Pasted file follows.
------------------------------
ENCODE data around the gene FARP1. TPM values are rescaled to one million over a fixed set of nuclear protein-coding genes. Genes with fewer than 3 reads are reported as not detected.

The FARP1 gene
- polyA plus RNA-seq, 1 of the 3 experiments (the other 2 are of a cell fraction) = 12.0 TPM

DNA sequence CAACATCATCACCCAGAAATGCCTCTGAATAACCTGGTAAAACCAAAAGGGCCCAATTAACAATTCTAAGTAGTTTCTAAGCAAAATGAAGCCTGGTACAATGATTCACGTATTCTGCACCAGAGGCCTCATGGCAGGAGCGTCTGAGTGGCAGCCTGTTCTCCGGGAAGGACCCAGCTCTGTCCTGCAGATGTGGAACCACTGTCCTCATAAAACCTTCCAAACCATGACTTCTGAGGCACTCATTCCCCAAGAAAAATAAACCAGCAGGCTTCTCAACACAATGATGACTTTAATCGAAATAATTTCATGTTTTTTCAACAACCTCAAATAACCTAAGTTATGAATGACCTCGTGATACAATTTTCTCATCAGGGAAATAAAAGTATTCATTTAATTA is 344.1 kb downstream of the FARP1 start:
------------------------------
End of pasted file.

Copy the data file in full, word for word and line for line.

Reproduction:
ENCODE data around the gene FARP1. TPM values are rescaled to one million over a fixed set of nuclear protein-coding genes. Genes with fewer than 3 reads are reported as not detected.

The FARP1 gene
- polyA plus RNA-seq, 1 of the 3 experiments (the other 2 are of a cell fraction) = 12.0 TPM

DNA sequence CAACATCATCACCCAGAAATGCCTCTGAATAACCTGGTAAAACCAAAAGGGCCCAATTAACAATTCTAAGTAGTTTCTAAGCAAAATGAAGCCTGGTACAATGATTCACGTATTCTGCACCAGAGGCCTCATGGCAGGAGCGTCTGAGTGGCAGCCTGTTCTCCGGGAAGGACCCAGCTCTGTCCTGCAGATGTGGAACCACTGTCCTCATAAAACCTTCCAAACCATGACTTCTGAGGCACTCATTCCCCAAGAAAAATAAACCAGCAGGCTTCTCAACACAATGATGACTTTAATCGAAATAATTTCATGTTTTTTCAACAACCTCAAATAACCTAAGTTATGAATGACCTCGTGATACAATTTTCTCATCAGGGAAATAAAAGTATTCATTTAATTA is 344.1 kb downstream of the FARP1 start: